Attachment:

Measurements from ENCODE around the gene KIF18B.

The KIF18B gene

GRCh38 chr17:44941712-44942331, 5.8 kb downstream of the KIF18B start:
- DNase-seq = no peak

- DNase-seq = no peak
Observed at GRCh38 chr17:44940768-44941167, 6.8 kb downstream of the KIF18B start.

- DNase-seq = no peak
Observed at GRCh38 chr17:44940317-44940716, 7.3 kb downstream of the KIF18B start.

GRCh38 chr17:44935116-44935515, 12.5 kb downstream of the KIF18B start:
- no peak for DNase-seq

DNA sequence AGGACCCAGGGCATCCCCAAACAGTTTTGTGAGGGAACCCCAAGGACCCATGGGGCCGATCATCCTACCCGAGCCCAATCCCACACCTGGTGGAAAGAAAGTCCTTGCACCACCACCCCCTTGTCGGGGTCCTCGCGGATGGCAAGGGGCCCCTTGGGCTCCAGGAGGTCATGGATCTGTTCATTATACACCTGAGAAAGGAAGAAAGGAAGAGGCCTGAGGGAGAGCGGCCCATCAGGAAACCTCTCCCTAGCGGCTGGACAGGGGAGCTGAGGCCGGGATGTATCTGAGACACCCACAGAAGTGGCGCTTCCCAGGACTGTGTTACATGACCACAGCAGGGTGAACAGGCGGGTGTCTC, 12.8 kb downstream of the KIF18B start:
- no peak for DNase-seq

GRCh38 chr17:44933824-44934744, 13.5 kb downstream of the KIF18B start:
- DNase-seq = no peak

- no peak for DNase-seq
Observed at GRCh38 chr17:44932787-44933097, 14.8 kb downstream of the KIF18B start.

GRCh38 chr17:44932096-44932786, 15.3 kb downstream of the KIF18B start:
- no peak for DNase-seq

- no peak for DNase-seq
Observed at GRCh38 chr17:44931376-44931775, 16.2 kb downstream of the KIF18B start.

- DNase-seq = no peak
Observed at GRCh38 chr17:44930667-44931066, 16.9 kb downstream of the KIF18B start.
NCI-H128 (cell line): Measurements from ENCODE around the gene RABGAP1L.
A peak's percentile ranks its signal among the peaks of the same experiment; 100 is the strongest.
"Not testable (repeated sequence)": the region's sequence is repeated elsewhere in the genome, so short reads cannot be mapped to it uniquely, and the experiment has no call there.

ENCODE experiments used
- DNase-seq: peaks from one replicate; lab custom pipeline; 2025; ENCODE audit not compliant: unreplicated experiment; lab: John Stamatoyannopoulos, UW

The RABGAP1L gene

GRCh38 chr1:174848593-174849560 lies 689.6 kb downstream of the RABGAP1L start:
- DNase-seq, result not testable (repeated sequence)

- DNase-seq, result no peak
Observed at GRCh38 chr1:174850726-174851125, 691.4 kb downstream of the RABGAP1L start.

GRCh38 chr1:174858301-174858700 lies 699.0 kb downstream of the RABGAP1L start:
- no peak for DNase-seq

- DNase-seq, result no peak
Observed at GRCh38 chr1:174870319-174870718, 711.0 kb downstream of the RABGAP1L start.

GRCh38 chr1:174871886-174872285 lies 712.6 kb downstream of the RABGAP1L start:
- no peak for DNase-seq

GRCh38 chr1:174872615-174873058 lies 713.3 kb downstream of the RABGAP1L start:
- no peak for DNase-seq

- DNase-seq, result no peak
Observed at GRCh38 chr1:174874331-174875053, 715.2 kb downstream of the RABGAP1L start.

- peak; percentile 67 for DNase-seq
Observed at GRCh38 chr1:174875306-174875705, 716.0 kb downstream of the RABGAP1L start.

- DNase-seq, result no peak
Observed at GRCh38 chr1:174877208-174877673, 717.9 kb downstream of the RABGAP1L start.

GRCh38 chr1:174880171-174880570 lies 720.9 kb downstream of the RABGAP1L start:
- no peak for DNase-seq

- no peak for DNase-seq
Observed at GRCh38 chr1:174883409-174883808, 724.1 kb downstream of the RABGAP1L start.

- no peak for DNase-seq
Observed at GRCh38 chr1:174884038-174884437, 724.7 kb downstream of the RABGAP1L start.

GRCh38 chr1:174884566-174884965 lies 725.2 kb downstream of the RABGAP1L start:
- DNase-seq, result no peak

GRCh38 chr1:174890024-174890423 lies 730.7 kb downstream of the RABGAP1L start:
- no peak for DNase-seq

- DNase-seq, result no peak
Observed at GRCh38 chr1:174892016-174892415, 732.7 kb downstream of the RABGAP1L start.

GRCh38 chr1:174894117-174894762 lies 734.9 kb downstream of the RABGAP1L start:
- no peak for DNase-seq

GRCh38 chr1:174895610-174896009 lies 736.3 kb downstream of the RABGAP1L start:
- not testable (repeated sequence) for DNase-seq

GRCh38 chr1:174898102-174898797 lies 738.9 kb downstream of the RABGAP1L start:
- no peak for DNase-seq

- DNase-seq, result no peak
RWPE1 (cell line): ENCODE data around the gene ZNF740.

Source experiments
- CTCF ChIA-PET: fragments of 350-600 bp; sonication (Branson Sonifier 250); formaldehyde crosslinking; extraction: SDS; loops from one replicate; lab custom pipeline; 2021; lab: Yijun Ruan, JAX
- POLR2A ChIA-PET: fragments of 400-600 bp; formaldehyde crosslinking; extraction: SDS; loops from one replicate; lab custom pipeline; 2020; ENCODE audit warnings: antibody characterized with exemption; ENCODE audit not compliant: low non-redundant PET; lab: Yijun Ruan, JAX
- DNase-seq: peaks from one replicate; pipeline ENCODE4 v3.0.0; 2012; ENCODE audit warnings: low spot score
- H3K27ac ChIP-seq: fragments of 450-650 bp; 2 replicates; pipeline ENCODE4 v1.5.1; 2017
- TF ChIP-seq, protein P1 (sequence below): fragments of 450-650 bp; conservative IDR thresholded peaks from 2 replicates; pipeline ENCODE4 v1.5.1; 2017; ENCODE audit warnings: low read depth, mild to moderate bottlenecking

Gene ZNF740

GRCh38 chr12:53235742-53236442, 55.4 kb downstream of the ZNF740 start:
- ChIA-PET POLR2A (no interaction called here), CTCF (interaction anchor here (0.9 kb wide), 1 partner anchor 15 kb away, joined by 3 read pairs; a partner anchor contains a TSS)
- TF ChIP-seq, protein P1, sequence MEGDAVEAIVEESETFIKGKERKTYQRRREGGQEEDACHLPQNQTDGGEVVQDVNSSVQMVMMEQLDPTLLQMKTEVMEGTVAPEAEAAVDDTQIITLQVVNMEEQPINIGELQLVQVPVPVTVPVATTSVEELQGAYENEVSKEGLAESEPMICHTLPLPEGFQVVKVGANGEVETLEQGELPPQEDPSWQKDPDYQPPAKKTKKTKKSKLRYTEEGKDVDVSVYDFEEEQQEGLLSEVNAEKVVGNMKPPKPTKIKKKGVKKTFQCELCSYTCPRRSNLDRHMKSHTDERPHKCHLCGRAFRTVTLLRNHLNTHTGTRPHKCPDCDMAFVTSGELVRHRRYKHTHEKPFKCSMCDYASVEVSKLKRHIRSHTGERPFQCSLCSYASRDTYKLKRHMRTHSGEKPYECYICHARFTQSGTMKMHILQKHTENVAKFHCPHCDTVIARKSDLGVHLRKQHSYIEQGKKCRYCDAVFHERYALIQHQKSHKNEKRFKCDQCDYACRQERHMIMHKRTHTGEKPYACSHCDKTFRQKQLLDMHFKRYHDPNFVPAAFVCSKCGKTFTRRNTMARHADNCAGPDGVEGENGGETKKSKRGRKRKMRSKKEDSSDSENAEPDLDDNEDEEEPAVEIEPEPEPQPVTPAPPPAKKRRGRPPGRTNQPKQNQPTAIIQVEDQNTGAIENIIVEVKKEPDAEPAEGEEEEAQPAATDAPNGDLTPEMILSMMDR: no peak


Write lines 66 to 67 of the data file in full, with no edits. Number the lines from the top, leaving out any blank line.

RWPE1 (cell line): ENCODE data around the gene ZNF740.

Source experiments